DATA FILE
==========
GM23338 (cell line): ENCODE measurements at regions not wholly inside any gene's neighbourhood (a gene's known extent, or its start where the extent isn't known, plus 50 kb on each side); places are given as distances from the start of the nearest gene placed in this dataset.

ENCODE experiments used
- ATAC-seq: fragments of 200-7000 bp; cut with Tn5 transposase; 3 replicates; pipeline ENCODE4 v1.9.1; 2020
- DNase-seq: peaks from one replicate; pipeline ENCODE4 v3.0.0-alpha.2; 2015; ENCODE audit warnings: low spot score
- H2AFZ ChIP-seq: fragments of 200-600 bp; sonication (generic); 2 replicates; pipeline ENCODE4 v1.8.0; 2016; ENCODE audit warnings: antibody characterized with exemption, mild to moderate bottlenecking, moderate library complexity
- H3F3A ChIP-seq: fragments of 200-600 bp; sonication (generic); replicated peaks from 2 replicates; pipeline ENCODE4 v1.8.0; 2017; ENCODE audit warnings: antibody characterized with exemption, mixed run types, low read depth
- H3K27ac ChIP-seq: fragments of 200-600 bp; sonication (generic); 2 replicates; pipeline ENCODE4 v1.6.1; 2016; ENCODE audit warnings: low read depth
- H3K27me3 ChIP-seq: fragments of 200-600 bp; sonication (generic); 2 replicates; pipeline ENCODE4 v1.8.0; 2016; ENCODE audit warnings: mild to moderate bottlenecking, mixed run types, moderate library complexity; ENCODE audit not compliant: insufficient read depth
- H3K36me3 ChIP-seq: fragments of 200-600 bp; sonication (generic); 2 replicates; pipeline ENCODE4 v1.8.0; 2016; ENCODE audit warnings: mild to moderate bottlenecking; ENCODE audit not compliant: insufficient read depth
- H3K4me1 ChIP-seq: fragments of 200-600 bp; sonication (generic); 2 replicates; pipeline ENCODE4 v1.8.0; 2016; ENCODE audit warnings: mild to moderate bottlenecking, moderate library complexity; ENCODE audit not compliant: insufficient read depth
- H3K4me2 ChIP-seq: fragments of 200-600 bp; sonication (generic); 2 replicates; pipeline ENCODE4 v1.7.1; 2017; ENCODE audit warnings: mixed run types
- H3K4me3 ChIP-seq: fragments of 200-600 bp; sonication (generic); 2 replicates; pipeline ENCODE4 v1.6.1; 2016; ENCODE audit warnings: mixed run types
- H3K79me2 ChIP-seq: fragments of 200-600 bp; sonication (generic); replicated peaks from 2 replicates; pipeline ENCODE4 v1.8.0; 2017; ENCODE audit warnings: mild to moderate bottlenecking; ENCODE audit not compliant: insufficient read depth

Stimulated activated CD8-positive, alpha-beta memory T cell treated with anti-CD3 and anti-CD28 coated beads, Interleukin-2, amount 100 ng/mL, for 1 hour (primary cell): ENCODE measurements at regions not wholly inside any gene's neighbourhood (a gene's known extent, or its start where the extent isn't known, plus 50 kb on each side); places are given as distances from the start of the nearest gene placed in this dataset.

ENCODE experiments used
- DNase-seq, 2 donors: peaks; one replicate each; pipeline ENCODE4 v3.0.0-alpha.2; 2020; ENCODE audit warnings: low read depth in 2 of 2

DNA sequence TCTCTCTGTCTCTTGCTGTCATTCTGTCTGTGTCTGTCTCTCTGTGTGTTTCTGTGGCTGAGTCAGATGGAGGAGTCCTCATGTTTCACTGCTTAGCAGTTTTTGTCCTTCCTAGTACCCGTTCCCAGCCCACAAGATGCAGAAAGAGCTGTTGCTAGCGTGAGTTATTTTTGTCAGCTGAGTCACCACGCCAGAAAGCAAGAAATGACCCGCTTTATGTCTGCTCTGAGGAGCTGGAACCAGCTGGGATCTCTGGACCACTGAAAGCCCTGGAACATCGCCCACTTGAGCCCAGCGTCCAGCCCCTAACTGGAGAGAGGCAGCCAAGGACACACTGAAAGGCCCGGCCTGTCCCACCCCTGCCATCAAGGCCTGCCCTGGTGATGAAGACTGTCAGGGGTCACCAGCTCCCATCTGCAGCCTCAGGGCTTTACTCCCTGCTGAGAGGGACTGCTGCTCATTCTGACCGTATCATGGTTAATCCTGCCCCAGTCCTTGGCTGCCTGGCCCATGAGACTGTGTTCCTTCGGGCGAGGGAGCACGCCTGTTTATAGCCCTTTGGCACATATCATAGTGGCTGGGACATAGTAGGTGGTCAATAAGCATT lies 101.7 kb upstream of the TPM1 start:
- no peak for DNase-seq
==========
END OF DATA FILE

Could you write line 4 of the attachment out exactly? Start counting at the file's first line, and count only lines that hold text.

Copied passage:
- DNase-seq: peaks from one replicate; pipeline ENCODE4 v3.0.0-alpha.2; 2015; ENCODE audit warnings: low spot score